In this blog, I once questioned the idea of an all-black team summiting Denali under the premise that mountain climbing was already an international sport, where teams of multi-ethnic, multi-racial and multi-national people pull together to accomplish a too-often deadly goal of seeing the world from the heavens.
The problem is, while I meant to spur conversation about a topic, what I actually did was hijacked a narrative to make other white people like me feel better about their preconceived notions that nature doesn’t discriminate. The truth is, people bring their biases, bigotries and privilege to nature. It’s not nature that is the greatest foe for people of color, and other marginalized groups. It’s not nature that they have to worry about discriminating. It’s other people.
The real foe is a person of privilege that sees their comfort in a preconceived bias as more important than the struggle of marginalized people to simply share the natural world without getting sideways stares, having the police called on them for ordinary activities, or other such transgressions. And the fact that I once participated in marginalizing that experience is enough for people of color to question my alliance. It’s enough for me to question my perceived alliance.
And you need to know, none of these ideas are mine. These are the paraphrased words of Danielle Williams, founder of Melanin Base Camp, a nonprofit dedicated to “increase the visibility of outdoorsy black, indigenous, people of color, to increase our representation in the media, advertising and in the stories we tell ourselves about the Outdoors.”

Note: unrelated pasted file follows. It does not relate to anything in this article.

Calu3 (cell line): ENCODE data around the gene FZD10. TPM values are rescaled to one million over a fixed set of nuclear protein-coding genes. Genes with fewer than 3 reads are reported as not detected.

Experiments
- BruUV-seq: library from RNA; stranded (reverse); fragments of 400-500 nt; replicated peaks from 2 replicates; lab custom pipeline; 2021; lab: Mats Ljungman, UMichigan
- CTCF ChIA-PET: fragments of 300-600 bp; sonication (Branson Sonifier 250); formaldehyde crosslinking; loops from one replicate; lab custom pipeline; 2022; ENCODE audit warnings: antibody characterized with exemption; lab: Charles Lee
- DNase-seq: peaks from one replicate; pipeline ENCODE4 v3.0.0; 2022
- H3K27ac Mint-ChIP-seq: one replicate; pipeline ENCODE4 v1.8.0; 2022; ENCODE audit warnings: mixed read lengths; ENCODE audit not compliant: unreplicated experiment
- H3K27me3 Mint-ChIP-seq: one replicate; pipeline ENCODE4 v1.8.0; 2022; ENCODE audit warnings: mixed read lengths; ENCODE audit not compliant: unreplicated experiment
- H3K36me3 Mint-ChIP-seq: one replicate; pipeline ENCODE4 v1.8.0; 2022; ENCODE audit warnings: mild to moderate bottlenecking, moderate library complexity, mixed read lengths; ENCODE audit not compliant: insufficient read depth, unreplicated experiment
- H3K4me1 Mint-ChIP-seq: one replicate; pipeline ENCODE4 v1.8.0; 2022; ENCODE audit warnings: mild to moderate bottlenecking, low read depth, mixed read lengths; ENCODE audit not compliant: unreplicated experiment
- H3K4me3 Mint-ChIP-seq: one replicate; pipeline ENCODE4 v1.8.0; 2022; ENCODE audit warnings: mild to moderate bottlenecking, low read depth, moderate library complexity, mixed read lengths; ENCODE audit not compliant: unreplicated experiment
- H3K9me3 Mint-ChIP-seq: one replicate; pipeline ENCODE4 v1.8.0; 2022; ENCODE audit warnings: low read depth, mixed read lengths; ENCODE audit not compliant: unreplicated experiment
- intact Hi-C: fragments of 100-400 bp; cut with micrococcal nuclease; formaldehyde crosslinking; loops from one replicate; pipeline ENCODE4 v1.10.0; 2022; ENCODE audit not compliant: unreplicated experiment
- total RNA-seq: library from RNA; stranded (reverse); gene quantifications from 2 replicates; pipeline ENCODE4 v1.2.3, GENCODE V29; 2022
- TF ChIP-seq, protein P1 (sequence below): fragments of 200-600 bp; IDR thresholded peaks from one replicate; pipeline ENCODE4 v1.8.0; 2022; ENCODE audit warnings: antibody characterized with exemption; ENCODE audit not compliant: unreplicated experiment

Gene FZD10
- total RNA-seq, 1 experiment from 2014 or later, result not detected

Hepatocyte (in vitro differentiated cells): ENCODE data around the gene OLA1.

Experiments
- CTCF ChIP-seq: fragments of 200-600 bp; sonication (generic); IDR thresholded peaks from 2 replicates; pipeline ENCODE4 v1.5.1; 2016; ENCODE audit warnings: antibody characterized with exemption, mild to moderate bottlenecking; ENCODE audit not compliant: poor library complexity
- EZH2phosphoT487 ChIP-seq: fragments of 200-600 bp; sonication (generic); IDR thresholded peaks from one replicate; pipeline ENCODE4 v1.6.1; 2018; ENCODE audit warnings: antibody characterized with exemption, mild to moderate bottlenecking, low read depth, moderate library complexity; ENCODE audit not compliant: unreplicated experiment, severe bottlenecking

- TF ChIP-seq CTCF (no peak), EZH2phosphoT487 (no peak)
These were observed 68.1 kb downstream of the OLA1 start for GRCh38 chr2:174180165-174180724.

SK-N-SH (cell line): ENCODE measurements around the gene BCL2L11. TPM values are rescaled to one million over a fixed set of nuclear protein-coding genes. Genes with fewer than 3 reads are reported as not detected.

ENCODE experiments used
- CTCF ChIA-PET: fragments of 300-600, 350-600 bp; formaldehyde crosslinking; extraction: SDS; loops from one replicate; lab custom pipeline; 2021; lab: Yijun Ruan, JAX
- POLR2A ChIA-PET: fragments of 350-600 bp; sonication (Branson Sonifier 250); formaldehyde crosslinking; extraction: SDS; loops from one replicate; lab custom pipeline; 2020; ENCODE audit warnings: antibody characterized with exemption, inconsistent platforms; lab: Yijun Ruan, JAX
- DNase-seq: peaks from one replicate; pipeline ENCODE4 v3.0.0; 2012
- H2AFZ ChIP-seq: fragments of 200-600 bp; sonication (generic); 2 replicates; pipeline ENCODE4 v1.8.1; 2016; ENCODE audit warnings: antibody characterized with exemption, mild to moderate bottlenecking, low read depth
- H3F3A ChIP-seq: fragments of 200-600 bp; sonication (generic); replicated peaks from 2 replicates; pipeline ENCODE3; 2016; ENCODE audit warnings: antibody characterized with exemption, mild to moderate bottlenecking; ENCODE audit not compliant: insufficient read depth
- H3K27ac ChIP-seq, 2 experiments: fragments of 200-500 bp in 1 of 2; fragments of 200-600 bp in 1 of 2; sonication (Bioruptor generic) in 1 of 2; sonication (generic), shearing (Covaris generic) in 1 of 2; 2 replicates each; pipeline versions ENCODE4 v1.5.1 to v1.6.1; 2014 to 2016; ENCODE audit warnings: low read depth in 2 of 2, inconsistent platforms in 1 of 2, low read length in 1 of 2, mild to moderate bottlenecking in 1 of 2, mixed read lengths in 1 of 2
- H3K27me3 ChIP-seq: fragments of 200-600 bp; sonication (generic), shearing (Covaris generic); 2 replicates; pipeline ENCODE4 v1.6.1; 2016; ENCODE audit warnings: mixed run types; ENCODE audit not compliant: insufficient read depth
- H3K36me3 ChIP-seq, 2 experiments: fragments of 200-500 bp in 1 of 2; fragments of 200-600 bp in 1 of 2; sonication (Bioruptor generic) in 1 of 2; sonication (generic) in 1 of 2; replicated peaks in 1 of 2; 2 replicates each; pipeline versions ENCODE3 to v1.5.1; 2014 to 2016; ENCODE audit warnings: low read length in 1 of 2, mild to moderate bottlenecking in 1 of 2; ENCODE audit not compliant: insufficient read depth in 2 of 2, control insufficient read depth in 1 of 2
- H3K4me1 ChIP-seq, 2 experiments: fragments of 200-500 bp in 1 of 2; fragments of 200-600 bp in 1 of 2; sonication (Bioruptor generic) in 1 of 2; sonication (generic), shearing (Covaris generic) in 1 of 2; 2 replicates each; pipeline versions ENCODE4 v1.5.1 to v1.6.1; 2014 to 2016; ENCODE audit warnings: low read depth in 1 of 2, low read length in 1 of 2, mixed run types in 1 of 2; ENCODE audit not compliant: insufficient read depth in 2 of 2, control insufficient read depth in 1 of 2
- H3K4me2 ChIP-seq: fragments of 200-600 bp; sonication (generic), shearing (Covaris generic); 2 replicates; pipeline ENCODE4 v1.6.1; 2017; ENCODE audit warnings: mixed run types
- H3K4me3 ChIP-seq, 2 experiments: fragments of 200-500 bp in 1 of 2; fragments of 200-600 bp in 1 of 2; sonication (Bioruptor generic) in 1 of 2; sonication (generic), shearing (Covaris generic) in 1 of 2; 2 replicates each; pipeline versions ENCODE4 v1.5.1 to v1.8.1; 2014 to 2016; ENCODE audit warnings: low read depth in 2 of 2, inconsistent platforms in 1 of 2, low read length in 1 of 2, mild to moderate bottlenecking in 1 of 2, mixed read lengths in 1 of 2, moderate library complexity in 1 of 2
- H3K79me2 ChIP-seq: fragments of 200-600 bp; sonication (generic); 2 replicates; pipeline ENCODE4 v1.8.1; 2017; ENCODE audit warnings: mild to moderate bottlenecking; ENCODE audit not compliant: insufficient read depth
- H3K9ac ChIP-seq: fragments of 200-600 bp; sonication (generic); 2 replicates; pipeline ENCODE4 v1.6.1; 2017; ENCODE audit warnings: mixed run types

Their 2019 article “The Melanin Base Camp Guide to Outdoor Allyship,” is an eye-opener for anyone that considers themselves to be an ally. Chances are, you’ve done something that would question whether you’re being the best ally you can. If that makes you uncomfortable, it’s supposed to. But just like an uncomfortable uphill hike, you don’t stop mid-way and retreat. You keep climbing to affect a change in yourself. And hopefully the world, too.
Seek out the diverse stories of people in the wild. Listen, learn and change. I know a lot of white people who think of themselves as allies. Even though they’ve listened, lack of change begs the question: Did we really learn anything? Are we the allies we should be?
I’m still learning. I wake up every day wanting to learn more. I hope you continue to learn about how to be a better ally in nature. We all love being in wild spaces for the same reasons, but we don’t have the same experience or see that world through the same eyes. And the world doesn’t see us through the same lens, either.
While the natural obstacles are the same, the man-made obstacles of racism, bigotry, bias and privilege fall heavy on marginalized people. There’s always someone who believes it’s not enough for them to conquer the mountain and be seen. There are too many people who would prefer neither happens.
And then there are those of us who — past or present — turn the blind eye to that bias, pretending it doesn’t really exist. It does. Listen. Be uncomfortable. Admit your wrongs. Learn. Change. Elevate the voices of marginalized people. In time, that will bring happier trails for all of us. It will not be an easy hike, but that’s always what makes it worthwhile.